Call it the little kid in us, but we are inexorably drawn to the half-opened kernels of popcorn at the bottom of the bowl commonly called "Old Maids." So imagine our delight when we discovered Popnots, packages of barely opened popcorn kernels in four flavors: Original Salted, Spicy Cheese, White Cheddar and Butter.

Seven-ounce canisters are available locally at 7-Eleven stores for $2.29. Canisters (and, coming soon, single-serving pouches) are available by mail from Foreman Foods Inc.; call 281-955-2806 or www.popnots.com.

To Do

SATURDAY: Pretty Winter Days Wine Tasting--daily wine tasting begins at Berrywine Plantations. Free admission. Weekdays, 10 a.m.-5 p.m.; Saturdays, 10 a.m.-6 p.m.; Sundays, noon-6 p.m. 13601 Glissan's Mill Rd., Mount Airy, Md. Call 301-831-5889

MONDAY: Smorgasbord: Writing About Food--first in a literary series hosted by local chefs. Sponsored by the Arlington Cultural Affairs Division. Free. 8 p.m. NRECA Conference Ctr., 4301 Wilson Blvd. Call 703-228-7710.

RESERVE NOW:

WEDNESDAY: Beers of the World: Belgium--class and tasting at Fresh Fields Arlington. Benefits Healthy Families. $15. 7-9 p.m. 2700 Wilson Blvd. Call 703-527-6596.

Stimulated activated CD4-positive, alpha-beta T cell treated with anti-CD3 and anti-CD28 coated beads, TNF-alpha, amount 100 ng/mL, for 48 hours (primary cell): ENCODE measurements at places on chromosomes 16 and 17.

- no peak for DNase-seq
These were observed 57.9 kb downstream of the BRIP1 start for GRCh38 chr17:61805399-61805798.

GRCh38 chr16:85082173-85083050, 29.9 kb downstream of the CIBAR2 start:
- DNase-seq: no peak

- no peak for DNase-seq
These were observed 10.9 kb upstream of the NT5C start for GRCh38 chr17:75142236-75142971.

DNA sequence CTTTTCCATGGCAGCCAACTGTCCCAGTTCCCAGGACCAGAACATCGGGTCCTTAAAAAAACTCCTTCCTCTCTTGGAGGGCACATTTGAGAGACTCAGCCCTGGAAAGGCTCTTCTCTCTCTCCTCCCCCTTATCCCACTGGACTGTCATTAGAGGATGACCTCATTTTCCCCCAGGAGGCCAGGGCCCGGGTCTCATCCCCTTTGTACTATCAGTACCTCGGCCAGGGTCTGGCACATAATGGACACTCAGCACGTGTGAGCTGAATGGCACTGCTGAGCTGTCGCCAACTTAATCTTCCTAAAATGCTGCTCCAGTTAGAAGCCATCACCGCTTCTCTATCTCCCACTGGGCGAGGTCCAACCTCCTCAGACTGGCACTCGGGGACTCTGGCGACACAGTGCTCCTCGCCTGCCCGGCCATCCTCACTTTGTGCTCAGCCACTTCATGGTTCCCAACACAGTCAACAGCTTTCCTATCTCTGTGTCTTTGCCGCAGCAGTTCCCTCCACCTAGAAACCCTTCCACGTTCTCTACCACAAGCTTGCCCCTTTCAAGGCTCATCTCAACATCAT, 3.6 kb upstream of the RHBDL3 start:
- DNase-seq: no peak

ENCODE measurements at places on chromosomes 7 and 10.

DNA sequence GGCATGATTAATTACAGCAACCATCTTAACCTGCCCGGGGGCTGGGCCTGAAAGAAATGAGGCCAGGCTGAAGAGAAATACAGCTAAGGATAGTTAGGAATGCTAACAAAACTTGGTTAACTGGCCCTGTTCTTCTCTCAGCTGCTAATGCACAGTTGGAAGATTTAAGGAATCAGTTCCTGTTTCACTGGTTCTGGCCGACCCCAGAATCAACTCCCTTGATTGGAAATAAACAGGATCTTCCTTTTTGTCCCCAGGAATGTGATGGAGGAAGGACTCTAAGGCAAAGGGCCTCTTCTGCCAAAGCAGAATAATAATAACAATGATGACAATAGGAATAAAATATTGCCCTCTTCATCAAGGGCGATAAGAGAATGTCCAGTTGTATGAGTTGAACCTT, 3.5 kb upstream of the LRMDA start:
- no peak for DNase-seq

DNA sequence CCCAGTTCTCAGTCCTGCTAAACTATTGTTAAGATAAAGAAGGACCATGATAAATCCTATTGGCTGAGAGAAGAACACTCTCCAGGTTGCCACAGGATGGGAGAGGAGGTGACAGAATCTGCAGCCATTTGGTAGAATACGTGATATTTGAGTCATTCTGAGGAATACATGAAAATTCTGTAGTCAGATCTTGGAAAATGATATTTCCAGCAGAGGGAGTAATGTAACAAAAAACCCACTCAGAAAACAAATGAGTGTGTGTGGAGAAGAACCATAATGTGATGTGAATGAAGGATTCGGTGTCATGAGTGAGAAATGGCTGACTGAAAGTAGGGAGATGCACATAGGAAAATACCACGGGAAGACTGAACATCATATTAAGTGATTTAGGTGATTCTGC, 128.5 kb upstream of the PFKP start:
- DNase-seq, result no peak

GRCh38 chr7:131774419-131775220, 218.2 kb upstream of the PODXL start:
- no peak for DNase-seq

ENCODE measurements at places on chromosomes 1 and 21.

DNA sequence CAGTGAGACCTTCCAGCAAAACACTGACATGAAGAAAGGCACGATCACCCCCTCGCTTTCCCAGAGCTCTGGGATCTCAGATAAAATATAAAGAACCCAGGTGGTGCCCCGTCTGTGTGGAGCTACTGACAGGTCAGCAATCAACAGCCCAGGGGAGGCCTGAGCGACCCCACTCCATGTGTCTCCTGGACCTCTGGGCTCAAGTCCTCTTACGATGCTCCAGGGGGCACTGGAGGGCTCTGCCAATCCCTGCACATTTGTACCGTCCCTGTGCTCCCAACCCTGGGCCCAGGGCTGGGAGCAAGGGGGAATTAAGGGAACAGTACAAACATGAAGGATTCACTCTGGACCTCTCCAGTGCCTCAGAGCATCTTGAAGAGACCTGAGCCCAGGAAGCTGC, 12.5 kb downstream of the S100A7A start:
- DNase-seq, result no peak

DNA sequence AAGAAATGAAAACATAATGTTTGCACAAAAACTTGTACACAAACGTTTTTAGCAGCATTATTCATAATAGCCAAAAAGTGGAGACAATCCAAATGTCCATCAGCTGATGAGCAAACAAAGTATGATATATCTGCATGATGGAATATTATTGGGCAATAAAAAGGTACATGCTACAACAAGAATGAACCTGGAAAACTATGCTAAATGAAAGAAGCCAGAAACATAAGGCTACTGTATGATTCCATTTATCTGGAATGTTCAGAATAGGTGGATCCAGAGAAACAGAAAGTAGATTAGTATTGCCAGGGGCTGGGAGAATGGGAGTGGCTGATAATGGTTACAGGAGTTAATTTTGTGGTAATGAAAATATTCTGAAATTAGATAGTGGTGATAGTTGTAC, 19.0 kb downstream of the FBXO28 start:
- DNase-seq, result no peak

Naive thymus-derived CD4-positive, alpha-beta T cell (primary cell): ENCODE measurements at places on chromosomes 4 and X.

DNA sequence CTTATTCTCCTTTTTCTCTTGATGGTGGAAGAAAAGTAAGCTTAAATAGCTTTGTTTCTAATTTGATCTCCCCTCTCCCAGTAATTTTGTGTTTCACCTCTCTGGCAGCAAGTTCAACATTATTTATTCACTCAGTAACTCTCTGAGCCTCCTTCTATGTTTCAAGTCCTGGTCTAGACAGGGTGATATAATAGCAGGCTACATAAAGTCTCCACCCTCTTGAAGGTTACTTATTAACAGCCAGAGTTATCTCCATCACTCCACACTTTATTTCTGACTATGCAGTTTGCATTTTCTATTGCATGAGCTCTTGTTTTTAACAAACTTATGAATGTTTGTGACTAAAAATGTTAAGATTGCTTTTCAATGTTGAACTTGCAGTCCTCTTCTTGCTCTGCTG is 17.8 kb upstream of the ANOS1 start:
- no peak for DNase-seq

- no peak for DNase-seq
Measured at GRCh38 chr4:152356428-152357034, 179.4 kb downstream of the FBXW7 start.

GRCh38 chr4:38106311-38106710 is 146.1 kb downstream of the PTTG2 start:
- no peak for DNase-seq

WEDNESDAY: Wine Basics 101-- lecture and tasting sponsored by the Tasting Society International. $39. 7-9 p.m. Radisson Barcelo Hotel, 2121 P St. NW. Call 202-333-5588 or www.tastedc.com.

www.soyfoods.com

Weary of being bombarded by yet another news snippet on the joy of soy? We certainly hope not. But if you are leery of the many health claims you hear or read, or are hesitant to buy a chunk of tofu for "when the mood strikes," glance at this offering from the U.S. Soyfoods Directory. The well-organized site offers definitions and descriptions of soy in its various forms as well as the latest scientific research. The creators also have waded through a plethora of soybean-related information and culled lists of recommended organizations to contact, other Web sites and books, including cookbooks.